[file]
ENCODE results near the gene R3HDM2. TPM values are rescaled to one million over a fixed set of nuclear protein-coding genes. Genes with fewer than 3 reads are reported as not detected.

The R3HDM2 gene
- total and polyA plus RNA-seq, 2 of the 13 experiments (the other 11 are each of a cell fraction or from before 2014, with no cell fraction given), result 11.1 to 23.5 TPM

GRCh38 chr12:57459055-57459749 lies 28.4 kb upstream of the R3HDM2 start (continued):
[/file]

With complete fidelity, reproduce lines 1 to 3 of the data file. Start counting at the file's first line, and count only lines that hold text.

ENCODE results near the gene R3HDM2. TPM values are rescaled to one million over a fixed set of nuclear protein-coding genes. Genes with fewer than 3 reads are reported as not detected.

The R3HDM2 gene
- total and polyA plus RNA-seq, 2 of the 13 experiments (the other 11 are each of a cell fraction or from before 2014, with no cell fraction given), result 11.1 to 23.5 TPM